Importance of typo in an owner's first name?

Is there any potential consequence of one missing letter in the first name of one owner (where the owners are a married couple) in the Notice of Default (NOD) and Notice of Trustee Sale (NTS), where the correct name was in the Deed of Trust? Has anyone here dealt with any similar situation? Should it matter which version of the name is stated in the Trustee’s Deed Upon Sale (TDUS), and could this have any impact on a 3rd party buyer?

I’ve also seen examples of the following:

  1. A trustee adding or dropping a letter in one instance of its own name in a Trustee’s Deed Upon Sale.
  2. A missing or extra letter in the trustee’s name printed on a cashier’s check used for payment at auction.

I’d like to understand how important any such errors might be, or any typo in any document (e.g., DOT, NOD, NTS, TDUS), especially in any part of the legal description, e.g., in a recording date or a document, book, page, or map number. For any important errors, how and when can they be corrected (e.g., what if a TDUS or other document has already been issued and/or recorded)?

Hi LS,
Although it would be unlikely that a sale would be rescinded based on a typo on the Notice of Default it is certainly something that could be claimed as a potential reason to overturn the sale. Courts can be somewhat inconsistent when ruling on these matters.

Thanks Michelle. I’d greatly appreciate it if any of these questions can be answered easily (even if many cannot be answered):

  • Any suggested case law in CA regarding this kind of typo?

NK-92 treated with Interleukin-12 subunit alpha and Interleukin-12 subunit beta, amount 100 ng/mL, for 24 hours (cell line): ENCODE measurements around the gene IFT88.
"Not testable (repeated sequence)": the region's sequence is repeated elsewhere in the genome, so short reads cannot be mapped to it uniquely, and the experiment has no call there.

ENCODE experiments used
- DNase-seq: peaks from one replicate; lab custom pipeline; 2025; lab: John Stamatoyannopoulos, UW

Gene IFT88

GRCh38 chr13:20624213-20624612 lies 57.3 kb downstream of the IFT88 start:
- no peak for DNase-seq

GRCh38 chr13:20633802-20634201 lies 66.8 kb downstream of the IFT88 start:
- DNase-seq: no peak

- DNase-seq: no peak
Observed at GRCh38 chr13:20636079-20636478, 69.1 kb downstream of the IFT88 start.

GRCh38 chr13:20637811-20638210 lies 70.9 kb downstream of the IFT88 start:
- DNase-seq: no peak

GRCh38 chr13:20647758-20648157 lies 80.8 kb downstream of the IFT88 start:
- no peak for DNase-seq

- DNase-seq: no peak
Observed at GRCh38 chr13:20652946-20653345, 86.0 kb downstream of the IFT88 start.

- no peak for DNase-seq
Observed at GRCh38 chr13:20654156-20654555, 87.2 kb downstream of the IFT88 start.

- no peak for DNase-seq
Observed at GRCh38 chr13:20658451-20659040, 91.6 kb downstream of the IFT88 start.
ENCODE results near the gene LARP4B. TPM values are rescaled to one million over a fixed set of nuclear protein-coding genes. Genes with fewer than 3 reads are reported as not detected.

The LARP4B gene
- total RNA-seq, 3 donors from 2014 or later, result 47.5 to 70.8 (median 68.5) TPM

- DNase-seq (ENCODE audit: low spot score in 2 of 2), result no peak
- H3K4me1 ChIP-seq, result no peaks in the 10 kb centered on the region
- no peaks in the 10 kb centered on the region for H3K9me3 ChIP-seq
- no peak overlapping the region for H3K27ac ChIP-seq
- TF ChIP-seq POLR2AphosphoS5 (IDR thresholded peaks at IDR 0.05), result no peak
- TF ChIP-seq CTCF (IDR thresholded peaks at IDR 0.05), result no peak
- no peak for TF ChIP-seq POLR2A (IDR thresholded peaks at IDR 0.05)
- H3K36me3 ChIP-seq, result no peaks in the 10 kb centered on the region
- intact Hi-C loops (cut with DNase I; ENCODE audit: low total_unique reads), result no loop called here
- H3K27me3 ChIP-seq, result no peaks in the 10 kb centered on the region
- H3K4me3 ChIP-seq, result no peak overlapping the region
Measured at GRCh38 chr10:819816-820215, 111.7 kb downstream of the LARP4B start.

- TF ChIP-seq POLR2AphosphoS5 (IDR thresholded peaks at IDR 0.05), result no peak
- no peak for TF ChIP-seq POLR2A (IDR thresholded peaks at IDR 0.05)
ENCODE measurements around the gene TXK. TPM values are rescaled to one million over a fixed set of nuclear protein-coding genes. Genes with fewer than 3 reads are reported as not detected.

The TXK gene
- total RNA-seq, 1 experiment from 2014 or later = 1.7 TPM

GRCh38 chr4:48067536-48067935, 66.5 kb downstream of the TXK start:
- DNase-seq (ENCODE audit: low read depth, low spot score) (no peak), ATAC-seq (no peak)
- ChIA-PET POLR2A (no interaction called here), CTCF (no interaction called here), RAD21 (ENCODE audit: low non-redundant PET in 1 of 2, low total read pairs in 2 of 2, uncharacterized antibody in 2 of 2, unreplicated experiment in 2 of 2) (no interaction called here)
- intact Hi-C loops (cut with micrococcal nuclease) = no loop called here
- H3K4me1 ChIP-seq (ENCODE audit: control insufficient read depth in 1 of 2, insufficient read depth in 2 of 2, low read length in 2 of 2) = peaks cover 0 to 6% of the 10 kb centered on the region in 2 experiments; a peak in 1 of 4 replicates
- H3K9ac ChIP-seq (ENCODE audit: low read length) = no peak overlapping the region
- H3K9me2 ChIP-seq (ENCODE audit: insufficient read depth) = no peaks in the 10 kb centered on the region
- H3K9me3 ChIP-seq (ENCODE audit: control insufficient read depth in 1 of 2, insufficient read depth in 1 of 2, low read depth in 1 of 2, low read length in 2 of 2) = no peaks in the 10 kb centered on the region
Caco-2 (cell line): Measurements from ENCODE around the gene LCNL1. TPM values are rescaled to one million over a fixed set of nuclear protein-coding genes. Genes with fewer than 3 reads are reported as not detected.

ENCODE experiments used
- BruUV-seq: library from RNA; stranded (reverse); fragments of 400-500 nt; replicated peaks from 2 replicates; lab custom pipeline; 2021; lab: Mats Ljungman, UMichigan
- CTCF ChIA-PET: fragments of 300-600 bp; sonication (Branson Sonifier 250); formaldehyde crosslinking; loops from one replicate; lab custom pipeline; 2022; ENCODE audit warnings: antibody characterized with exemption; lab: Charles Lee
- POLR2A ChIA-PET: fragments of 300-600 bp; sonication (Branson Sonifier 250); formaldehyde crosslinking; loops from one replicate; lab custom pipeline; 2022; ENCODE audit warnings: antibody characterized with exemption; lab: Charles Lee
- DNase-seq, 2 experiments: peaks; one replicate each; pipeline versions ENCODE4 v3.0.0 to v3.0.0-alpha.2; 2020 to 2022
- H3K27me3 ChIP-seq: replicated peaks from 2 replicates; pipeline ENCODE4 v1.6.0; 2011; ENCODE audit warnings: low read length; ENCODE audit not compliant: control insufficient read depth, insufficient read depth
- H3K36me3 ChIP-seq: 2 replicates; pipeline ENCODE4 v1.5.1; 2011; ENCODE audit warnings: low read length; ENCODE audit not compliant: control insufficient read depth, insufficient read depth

• Would it matter even if the owners had actual notice of the documents (and didn’t object prior to the sale)?
  • Could an owner gain anything other than rescission of the sale, forcing everything to start from an NOD again, and would an owner’s legal fees be recoverable?
  • At what point would any challenge to the sale be completely barred?
  • What is the worst case outcome for a 3rd party buyer, and does it matter how the property has been improved or used (e.g., flipped or rented or used as the buyer’s residence)?
  • Is there any potential liability for the trustee who made the mistake on the documents, and if so, to whom?
  • Would a challenge be more difficult because the other spouse’s name was printed correctly (as compared to the case of just one owner)? Would only one spouse have any possible standing to challenge the sale?

Basically the Notice of Default is really recording a default against a recorded Deed of Trust. So, it is important that everything regarding the Deed of Trust reference is accurate. That would mean that it needs to be absolutely accurate regarding the Deed of Trust, recording date, recorded number, trustee of Deed of Trust, etc. Also, the APN and legal description have to be accurate, but mostly the legal description is the bottom line.
From there, the Deed of Trust has to be accurate. It has to have accurate legal description of property, signed by borrower, and for title purposes, should have the accurate Assessor Parcel Number (because title companies and Recorder use this for indexing)

You can get into trouble if the title companies do not have everything indexed to each other. A typo in a name somewhere along the line is very similar to a missing middle initial or something. As long as the legal references (recorded docs and legal description) are indexed, there probably is no cause for reversal. However, check with the title company to make sure that all the docs are connected and you can get title insurance on a purchase. Then, for this case you should probably buy title insurance right after a purchase.